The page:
Adolescent Prosocial Behavior: The Role of Self-Processes and Contextual Cues

Authors


  • The authors would like to thank Barbara Walker, Baltimore County Public Schools, for her invaluable help in implementing this study.
    The findings of this study were presented, in part, at the 2003 biennial meeting of the Society for Research in Child Development, Tampa, FL, and as part of the second author's doctoral dissertation.

concerning this article should be addressed to Kathryn R. Wentzel. Electronic mail be sent to kw52@umail.umd.edu.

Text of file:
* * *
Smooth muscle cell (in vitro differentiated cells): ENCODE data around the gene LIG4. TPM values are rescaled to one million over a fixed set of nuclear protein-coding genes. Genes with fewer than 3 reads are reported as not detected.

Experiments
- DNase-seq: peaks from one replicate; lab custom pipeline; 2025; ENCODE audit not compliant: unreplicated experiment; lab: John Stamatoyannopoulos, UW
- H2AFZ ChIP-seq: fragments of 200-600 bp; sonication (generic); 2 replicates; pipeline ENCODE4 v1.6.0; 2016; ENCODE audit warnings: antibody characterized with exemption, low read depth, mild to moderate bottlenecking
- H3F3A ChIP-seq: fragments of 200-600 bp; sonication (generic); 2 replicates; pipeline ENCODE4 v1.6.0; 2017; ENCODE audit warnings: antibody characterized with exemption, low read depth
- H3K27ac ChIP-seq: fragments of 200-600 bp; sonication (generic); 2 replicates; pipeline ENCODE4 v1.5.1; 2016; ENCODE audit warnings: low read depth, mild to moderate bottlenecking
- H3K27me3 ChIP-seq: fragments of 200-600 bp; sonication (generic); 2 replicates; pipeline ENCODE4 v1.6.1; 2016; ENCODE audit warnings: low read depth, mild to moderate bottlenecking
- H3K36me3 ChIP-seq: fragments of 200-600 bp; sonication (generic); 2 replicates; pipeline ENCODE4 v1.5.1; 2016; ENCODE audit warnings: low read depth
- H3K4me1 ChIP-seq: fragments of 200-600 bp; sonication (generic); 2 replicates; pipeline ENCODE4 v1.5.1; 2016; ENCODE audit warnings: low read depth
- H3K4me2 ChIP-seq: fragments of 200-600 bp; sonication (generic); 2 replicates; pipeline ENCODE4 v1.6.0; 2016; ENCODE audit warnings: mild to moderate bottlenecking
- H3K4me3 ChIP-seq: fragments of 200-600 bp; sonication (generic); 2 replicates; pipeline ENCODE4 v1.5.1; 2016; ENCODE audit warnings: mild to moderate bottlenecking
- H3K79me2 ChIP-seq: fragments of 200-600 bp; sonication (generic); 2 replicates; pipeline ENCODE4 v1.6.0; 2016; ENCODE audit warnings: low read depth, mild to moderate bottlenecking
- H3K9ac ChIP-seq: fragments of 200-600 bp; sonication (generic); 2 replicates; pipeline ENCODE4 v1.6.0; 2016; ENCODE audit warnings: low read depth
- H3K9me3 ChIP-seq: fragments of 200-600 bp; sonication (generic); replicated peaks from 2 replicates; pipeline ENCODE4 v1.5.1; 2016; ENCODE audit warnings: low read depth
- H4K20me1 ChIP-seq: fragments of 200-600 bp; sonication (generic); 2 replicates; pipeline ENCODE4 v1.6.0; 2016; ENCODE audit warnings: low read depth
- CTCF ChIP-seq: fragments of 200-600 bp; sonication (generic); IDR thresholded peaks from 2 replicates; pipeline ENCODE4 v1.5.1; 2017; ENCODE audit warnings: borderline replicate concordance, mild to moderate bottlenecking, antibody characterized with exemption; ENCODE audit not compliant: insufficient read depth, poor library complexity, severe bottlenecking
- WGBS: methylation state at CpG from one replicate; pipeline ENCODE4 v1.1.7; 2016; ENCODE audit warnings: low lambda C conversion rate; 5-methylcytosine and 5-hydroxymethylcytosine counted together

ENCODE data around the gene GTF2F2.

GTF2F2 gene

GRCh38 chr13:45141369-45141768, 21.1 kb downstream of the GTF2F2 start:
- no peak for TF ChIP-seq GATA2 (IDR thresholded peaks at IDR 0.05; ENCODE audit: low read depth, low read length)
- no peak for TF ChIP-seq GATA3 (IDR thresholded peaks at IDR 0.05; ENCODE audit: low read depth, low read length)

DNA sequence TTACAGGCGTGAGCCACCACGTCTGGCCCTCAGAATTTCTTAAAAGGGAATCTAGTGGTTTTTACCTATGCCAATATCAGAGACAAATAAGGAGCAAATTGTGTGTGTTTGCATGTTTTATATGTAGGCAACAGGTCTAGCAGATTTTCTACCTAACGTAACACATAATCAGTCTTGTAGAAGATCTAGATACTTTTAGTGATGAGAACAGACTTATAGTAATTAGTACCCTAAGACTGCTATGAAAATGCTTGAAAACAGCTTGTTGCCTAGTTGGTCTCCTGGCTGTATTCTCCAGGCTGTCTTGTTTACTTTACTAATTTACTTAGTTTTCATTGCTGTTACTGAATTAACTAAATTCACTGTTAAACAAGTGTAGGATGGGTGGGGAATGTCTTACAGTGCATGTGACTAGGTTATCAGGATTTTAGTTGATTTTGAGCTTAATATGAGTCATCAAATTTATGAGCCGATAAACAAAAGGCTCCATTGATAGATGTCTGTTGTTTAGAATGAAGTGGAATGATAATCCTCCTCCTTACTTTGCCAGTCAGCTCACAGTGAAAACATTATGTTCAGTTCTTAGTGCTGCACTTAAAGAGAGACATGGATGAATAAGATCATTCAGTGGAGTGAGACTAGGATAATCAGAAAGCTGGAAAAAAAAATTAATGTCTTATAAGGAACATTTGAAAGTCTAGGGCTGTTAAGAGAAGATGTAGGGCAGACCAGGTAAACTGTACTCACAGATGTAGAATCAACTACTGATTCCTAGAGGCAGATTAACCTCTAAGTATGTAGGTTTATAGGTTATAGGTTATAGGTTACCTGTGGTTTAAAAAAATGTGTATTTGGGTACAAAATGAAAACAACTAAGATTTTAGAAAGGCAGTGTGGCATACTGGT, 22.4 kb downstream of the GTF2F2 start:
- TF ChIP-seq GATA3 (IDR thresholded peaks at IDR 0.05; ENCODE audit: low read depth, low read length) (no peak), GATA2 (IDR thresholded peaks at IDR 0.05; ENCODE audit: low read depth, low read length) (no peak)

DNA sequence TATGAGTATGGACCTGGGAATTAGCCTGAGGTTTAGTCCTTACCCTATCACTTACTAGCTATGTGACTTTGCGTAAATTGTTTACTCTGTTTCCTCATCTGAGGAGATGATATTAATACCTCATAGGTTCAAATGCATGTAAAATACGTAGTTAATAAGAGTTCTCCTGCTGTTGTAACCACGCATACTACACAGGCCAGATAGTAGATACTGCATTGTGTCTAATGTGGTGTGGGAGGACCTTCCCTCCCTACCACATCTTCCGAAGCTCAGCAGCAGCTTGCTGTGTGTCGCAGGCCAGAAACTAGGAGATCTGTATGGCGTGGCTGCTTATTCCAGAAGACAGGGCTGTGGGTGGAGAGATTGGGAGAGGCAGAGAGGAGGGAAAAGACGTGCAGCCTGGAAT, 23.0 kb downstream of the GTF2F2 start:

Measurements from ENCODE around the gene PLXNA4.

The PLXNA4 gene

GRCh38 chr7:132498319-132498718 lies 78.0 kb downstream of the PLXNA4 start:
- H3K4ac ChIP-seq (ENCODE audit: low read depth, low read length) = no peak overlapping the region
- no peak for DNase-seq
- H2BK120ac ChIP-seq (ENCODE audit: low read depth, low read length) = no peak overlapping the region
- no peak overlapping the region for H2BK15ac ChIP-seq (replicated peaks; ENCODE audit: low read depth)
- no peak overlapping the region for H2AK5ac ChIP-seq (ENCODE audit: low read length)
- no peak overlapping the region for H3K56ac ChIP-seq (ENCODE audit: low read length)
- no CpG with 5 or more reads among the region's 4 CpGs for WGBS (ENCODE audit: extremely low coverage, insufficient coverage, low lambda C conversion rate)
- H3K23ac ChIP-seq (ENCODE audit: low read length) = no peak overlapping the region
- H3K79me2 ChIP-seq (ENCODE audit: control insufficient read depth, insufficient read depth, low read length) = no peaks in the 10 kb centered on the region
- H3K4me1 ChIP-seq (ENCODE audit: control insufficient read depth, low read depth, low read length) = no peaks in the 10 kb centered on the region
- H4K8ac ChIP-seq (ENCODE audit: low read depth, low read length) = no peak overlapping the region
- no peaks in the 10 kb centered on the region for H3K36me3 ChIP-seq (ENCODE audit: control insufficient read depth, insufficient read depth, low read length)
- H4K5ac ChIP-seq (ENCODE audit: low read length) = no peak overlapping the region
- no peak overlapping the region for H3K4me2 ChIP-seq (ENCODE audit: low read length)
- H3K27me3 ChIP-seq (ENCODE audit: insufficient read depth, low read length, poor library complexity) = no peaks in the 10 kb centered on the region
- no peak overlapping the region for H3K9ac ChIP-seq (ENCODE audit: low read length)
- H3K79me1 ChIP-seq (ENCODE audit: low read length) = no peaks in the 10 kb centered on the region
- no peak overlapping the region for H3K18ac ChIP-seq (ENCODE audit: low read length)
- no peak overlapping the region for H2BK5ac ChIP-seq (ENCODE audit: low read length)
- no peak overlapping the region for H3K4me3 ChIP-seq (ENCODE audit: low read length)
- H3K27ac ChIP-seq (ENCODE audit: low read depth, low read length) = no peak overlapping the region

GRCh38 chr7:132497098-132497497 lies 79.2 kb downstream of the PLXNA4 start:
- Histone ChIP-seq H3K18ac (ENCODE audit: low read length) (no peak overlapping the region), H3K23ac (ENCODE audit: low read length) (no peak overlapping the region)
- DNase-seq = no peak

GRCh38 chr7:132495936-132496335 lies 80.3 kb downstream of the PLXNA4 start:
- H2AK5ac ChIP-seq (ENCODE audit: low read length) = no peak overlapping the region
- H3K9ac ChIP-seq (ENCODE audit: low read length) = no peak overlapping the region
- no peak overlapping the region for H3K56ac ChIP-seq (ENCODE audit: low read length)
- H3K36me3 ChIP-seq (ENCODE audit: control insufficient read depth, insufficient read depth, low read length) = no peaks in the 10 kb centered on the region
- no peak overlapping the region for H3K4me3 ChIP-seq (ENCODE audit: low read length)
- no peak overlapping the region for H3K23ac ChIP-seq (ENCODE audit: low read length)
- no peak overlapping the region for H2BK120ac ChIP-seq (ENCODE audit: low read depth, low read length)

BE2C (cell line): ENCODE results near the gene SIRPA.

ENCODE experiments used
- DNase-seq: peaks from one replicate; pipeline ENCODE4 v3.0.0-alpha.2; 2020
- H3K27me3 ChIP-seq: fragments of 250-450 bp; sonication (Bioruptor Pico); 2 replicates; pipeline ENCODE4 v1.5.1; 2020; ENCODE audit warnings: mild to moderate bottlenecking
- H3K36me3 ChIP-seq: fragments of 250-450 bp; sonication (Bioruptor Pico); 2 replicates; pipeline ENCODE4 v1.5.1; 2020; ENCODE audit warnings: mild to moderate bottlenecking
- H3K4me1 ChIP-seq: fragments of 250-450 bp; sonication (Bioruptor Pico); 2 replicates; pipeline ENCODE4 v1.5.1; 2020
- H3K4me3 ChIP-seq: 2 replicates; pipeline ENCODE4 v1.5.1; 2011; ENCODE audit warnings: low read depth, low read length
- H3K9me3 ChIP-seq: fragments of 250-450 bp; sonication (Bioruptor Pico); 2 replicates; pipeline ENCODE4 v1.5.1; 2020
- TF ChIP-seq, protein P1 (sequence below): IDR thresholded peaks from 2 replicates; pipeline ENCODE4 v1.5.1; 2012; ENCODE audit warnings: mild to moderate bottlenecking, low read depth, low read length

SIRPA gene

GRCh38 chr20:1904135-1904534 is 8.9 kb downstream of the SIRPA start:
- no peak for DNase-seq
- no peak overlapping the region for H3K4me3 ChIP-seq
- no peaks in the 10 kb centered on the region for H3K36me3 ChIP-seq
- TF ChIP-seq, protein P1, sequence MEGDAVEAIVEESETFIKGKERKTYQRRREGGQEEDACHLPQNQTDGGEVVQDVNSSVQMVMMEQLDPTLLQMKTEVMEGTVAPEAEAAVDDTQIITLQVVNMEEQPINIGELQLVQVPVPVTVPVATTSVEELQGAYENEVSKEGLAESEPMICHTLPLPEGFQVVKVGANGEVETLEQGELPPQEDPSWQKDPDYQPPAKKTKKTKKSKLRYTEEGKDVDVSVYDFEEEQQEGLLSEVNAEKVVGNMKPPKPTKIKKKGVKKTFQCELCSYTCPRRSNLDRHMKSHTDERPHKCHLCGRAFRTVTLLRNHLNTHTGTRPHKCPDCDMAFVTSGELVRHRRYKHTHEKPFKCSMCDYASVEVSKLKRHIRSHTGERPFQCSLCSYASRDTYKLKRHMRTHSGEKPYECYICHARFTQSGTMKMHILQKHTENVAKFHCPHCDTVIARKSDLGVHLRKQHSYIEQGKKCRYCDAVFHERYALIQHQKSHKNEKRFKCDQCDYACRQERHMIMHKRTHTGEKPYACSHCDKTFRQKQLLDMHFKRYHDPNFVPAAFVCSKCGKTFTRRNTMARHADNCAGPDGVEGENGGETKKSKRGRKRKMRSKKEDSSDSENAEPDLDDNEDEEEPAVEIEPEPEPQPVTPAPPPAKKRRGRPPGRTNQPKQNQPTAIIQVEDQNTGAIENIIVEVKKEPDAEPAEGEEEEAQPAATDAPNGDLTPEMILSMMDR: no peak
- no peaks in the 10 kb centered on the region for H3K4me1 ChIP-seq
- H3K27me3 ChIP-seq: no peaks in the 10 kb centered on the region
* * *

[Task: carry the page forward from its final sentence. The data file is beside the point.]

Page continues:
Abstract

Peer- and teacher-reported prosocial behavior of 339 6th-grade (11–12 years) and 8th-grade (13–14 years) students was examined in relation to prosocial goals, self-processes (reasons for behavior, empathy, perspective taking, depressive affect, perceived competence), and contextual cues (expectations of peers and teachers). Goal pursuit significantly predicted prosocial behavior, and goal pursuit provided a pathway by which reasons for behavior were related to behavior. Reasons reflected external, other-focused, self-focused, and internal justifications for behavior; each reason was related to a unique set of self-processes and contextual cues. Associations between prosocial outcomes and sex and race (Caucasian and African American) were mediated in part by self-processes and contextual cues. The implications of studying prosocial behavior from a motivational perspective are discussed.

Ancillary